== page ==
Blackbird Spyplane is a style and culture newsletter created by journalist Jonah Weiner and design scout Erin Wylie. It has a website, but that site largely exists just to drive subscriptions and store archived content. Started as a passion project during the pandemic, the newsletter has now spawned a collection of sold-out T-shirts and interviews with heavy hitters like Jerry Seinfeld, André 3000, Phoebe Bridgers, and Seth Rogen. Blackbird Spyplane is also 100% reader-supported, offering a paid subscription tier for access to bonus content, giveaways, and discussions within its intimate community of readers.
As Delia Cai wrote for Vanity Fair, “‘Blackbird Spyplane’ is emblematic of the way influence has fractured into these small corners of the internet that feel like an inside joke. Now, it’s normal for a newsletter with a readership smaller than your typical Ivy League student body to occupy the same cultural headspace as a fully staffed glossy mag.”
Curious? Here’s a look inside the wacky world of BBSP:
What this means for publishers
For publishers, this new literary genre opens up valuable opportunities to reach engaged readers with stimulating, relevant, and direct-to-consumer content. Because, evidently, people are hungry for messaging that meets their unique interests and helps them feel like they’re part of a community. So, beyond just publishing articles on your website, try offering curated newsletters of different verticals, frequencies, and content formats.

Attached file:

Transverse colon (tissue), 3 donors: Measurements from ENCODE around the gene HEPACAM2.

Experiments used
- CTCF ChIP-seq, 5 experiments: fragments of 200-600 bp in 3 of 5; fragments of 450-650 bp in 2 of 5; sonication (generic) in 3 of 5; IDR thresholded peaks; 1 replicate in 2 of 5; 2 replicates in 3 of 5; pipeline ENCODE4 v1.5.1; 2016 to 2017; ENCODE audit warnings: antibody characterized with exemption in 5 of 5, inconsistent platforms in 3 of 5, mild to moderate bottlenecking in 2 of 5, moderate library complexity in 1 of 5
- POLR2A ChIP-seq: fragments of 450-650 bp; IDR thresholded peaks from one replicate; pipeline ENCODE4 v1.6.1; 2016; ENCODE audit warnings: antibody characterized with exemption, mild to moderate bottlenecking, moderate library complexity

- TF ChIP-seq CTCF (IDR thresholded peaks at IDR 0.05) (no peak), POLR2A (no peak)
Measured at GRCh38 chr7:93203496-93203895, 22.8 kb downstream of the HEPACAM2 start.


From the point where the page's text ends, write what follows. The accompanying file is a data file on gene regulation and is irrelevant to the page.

As Fischer wrote: “Put something new on my eyes, I’d think, opening up the old inbox to see what I saw. What morsels of entertainment would await? My brain would relax into a state of receptive passivity: Everything was coming to me.”
You’ll also easily be able to tell what works and what doesn’t based on your subscriber numbers and engagement rates. Have a weekly newsletter of content roundups that’s driving a lot of opens and clicks? Continue investing in it. Have a monthly newsletter of thought leadership pieces that’s falling flat? Try a different approach. There are endless ways publishers can tap into people’s inboxes and nurture audience relationships there.
What this means for advertisers
Advertisers, meanwhile, can partner with publishers of this new literary genre to engage their niche audiences, promote relevant products, and drive leads. Take the Morning Brew example above. It was sponsored by Policygenius and even includes other native ads within the lengthy newsletter.
With email advertising, brands know they’re getting in front of people who’ve already opted in to see content. So those readers trust the publishers they subscribe to and, in turn, are more likely to trust the advertisers they partner with. It’s a win-win-win for ad sellers, ad buyers, and consumers.
Build your own email empire
Jeeng is made to help publishers and advertisers deliver personalized messaging through the most engaging and trustworthy channel on the web: email. Whether you want to monetize your newsletters to drive revenue or distribute ads that reach built-in audiences of subscribers, we have the tools and strategies to help you do it.
Because the message is clear. Email works — so well, in fact, that it’s spawning a new type of literary experience; one that might even foster a modern-day Dickens.
You just need to know how to use it.
Ready to harness the power of email newsletters? Contact us to learn more.